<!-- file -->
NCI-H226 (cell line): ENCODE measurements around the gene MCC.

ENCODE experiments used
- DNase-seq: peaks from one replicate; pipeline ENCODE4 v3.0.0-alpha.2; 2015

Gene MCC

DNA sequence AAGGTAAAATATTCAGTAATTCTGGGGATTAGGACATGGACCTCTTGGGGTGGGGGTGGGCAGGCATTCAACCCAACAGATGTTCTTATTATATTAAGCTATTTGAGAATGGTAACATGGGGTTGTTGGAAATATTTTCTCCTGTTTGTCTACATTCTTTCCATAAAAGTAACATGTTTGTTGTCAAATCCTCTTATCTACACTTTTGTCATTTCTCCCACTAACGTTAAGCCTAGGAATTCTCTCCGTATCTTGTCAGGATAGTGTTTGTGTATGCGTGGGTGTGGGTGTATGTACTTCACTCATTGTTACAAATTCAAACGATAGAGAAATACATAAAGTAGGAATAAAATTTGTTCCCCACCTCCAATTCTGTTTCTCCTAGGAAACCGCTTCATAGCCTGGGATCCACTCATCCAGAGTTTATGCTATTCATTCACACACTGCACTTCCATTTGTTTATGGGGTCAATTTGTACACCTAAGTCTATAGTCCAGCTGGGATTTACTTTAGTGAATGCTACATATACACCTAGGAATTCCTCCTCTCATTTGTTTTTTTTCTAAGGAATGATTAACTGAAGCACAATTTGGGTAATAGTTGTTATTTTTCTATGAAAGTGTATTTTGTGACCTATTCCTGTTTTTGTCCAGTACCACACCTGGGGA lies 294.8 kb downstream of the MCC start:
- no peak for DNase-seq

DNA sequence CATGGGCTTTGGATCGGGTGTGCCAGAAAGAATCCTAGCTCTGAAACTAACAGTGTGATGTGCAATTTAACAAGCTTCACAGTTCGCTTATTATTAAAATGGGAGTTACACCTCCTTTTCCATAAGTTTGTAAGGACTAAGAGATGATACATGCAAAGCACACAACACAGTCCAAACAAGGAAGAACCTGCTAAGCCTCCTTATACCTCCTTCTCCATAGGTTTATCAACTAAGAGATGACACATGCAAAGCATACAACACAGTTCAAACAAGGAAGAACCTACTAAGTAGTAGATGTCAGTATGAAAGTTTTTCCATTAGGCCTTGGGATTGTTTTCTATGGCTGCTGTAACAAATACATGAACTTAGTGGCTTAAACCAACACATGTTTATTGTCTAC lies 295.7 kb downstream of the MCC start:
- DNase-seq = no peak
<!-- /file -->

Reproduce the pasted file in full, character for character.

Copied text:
NCI-H226 (cell line): ENCODE measurements around the gene MCC.

ENCODE experiments used
- DNase-seq: peaks from one replicate; pipeline ENCODE4 v3.0.0-alpha.2; 2015

Gene MCC

DNA sequence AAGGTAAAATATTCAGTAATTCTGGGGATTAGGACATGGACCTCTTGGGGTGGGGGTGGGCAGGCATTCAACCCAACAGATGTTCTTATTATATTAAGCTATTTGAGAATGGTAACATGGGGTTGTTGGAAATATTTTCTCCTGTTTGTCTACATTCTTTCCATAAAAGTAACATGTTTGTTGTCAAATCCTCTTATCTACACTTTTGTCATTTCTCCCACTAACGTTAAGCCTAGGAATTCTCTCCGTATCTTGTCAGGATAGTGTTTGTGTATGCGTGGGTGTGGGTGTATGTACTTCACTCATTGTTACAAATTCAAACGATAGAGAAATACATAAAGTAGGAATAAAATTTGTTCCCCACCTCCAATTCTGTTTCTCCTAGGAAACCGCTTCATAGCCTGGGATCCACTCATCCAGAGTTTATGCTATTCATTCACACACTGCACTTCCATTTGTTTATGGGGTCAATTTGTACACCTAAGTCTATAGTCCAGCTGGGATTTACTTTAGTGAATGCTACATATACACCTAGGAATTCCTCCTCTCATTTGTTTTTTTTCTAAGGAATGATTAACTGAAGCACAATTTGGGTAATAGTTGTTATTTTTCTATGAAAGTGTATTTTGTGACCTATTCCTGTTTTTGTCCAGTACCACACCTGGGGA lies 294.8 kb downstream of the MCC start:
- no peak for DNase-seq

DNA sequence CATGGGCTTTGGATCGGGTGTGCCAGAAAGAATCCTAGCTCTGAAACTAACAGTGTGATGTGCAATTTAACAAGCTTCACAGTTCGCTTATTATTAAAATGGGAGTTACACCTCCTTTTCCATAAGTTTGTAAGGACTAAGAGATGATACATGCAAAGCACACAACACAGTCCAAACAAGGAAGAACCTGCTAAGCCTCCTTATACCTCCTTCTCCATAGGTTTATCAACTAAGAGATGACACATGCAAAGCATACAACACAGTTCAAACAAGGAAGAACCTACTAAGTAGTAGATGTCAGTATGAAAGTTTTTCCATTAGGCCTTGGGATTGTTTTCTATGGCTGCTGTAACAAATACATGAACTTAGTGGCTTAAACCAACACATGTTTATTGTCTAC lies 295.7 kb downstream of the MCC start:
- DNase-seq = no peak